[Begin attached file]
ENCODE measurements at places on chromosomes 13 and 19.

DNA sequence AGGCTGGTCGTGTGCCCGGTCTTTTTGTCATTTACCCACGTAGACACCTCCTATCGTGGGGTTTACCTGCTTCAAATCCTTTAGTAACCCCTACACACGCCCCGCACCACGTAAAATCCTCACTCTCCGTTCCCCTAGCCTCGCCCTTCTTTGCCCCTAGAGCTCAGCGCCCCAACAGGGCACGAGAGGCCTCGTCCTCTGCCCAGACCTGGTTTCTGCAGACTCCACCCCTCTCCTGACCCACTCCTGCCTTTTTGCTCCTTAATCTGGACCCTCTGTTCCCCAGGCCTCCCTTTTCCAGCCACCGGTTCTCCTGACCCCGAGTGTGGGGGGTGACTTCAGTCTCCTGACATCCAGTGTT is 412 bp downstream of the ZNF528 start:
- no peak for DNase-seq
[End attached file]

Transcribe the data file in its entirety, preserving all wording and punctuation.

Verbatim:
ENCODE measurements at places on chromosomes 13 and 19.

DNA sequence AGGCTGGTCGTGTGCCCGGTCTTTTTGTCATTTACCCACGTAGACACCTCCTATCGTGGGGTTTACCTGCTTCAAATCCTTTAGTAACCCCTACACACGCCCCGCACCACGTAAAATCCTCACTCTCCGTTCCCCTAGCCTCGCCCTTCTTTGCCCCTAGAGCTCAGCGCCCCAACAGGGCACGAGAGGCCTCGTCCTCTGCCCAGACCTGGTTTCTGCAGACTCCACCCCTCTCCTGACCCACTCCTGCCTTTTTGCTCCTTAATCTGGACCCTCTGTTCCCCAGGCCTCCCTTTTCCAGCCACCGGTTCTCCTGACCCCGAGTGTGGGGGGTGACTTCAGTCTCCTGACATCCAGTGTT is 412 bp downstream of the ZNF528 start:
- no peak for DNase-seq